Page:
Big Brothers Big Sisters visits Dowagiac Rotary Club

Published 8:36 am Friday, December 21, 2018

DOWAGIAC — Members of the Dowagiac Rotary Club learned a lesson in mentorship Thursday afternoon.

Jenny Miner, executive director of Big Brothers Big Sisters of Lower West Michigan, visited the Dowagiac Rotary Club during their regularly scheduled meeting Thursday. During her visit, Miner presented to the club about the history of Big Brothers Big Sisters, the impact of the program and the services the organization provides to the counties of Berrien, Cass and St. Joseph.

Big Brothers Big Sisters is a mentorship program operating in all 50 states and 12 countries. In operations since 1904, the program works by partnering a local, at-risk child, aged 6 to 18, with a stable, qualified adult mentor to spend time with them and guide them. Because they will be in a one-on-relationship with a child, each volunteer goes through a significant vetting process including a criminal background check.

“We are a mentoring program, not to be confused with the Boys and Girls Club,” Miner said. “Big Brothers Big Sisters is a mentoring organization. We don’t have a club; we have an office. … We match people one on one.”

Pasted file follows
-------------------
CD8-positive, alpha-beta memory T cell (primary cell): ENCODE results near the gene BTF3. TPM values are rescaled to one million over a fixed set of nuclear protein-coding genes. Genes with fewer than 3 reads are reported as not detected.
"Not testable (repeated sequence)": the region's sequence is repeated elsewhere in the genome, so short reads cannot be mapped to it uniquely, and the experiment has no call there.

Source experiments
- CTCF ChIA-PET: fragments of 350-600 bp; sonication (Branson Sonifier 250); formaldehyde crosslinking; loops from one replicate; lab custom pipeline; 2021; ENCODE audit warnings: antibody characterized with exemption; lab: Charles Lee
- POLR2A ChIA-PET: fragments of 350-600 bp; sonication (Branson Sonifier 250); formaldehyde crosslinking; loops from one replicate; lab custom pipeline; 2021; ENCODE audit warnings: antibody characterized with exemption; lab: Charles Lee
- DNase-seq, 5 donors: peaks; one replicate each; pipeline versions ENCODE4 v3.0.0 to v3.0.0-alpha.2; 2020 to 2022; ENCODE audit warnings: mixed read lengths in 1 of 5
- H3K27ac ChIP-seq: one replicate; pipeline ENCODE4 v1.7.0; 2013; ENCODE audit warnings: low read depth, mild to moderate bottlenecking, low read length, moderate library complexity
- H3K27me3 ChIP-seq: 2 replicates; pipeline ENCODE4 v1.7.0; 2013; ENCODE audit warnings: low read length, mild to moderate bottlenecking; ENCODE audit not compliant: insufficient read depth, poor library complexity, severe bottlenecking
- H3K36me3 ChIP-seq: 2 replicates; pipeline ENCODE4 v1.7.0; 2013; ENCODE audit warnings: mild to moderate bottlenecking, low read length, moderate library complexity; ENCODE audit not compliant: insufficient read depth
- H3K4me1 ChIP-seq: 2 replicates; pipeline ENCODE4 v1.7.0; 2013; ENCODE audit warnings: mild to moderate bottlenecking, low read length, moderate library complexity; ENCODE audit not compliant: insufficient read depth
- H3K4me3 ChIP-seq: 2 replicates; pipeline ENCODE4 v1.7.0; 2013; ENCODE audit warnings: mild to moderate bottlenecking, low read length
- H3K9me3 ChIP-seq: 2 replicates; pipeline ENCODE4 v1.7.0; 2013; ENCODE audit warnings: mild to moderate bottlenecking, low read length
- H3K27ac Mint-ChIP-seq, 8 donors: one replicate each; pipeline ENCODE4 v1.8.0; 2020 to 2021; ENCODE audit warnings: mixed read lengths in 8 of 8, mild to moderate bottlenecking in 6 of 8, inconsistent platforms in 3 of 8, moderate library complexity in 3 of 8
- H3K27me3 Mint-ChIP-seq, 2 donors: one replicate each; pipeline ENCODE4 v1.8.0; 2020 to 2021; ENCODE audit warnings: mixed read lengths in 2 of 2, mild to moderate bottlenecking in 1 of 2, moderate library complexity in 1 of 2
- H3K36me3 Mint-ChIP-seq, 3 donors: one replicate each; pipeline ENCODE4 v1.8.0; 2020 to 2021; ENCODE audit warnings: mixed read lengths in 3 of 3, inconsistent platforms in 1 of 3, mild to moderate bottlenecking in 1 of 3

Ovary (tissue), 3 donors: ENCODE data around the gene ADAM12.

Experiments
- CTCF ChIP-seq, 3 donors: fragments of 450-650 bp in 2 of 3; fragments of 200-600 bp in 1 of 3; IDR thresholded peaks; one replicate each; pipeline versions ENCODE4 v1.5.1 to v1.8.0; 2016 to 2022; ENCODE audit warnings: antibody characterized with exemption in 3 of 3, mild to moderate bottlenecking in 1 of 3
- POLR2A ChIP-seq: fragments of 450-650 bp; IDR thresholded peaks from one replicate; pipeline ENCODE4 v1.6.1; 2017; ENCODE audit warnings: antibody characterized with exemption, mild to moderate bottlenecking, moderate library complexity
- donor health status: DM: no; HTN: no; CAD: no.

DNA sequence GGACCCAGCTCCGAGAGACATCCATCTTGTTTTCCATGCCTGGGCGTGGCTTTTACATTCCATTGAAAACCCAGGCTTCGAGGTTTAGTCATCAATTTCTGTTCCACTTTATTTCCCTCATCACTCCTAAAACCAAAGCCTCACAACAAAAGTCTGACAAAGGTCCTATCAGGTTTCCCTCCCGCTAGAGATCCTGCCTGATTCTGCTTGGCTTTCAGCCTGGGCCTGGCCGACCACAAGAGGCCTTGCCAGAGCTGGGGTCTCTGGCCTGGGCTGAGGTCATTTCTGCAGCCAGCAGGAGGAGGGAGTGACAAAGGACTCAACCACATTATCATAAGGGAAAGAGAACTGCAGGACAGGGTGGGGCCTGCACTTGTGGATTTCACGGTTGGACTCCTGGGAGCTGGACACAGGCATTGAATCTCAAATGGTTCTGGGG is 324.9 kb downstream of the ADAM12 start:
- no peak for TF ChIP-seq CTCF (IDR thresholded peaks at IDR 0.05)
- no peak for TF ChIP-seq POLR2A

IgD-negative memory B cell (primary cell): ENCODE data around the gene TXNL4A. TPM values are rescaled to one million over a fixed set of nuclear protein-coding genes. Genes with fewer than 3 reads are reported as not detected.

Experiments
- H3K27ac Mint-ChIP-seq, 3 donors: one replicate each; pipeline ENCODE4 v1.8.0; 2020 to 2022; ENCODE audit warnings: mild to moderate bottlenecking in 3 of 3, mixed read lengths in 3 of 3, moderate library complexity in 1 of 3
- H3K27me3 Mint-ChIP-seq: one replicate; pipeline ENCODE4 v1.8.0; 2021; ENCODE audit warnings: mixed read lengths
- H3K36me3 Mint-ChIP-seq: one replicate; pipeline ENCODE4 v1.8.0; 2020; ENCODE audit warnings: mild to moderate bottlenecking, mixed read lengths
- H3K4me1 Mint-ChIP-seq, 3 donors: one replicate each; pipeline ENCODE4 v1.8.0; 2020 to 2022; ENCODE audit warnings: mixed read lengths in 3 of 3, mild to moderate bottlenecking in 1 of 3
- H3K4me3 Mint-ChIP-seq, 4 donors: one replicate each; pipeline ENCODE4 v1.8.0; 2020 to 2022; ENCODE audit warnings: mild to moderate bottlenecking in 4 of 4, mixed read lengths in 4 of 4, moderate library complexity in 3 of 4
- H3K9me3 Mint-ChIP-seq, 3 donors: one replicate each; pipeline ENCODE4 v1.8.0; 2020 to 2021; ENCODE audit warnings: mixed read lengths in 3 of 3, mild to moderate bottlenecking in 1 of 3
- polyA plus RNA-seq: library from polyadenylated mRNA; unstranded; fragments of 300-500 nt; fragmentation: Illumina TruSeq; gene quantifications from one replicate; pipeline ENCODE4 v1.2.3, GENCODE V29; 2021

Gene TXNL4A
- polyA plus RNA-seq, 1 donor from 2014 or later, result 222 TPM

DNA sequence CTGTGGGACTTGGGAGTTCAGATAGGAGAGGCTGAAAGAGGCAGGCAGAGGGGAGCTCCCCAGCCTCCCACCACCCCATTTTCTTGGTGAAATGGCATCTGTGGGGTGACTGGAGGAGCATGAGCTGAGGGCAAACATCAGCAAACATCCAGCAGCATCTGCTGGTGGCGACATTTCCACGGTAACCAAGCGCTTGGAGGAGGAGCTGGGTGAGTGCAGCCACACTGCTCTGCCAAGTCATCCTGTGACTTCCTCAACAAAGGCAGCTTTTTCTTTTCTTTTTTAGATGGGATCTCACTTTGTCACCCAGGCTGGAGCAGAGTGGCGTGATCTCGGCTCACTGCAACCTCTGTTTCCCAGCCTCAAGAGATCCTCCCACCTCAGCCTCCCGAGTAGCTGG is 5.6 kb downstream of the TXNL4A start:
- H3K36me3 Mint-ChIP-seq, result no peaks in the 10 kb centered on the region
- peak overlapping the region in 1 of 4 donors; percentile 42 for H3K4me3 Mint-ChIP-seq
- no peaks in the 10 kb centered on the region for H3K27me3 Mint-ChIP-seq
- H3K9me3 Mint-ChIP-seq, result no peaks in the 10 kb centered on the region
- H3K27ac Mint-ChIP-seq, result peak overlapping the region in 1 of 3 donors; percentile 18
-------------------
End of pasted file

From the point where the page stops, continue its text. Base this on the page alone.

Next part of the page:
Big Brothers Big Sisters of Lower West Michigan offers many programs in the area. Some programs include:

• Bigs in Blue, a program that connects local youth with police officers.

• Lunch Buddies, a program where mentors spend a lunch hour once a week with a local child.

• Community mentoring, a program meant to provide mentorship outside of the school system.

• Peer mentor, a staff-facilitated program where upperclassmen in high school are paired with third graders.

• Reading Buddies, Big Brothers Big Sisters’ newest program in Dowagiac, where a mentor will spend time reading with a first or second grader once a week to improve literacy levels as students enter the third grade.

Miner said the mentorship relationship between a mentor and a child in the Big Brothers Big Sisters program makes a positive impact in the child’s life, as statistics show that children in the program tend to see an increase in both confidence and school performance.

“This program is about giving kids what they need,” Miner said. “Everybody needs somebody in their corner sometimes, and it’s nice to know that, no matter what, this person is going to be there. That’s what we are all about.”

Before she completed her presentation, Miner said she was grateful for the community support and sponsors that Big Brothers Big Sisters has, saying the organization wouldn’t be able to operate without them.

“Without support, we wouldn’t exist,” she said. “This program has been going on a long time and has been very successful. … We believe that this can help youth be successful.”

For more information about the Big Brothers Big Sisters program or to get involved, email Miner at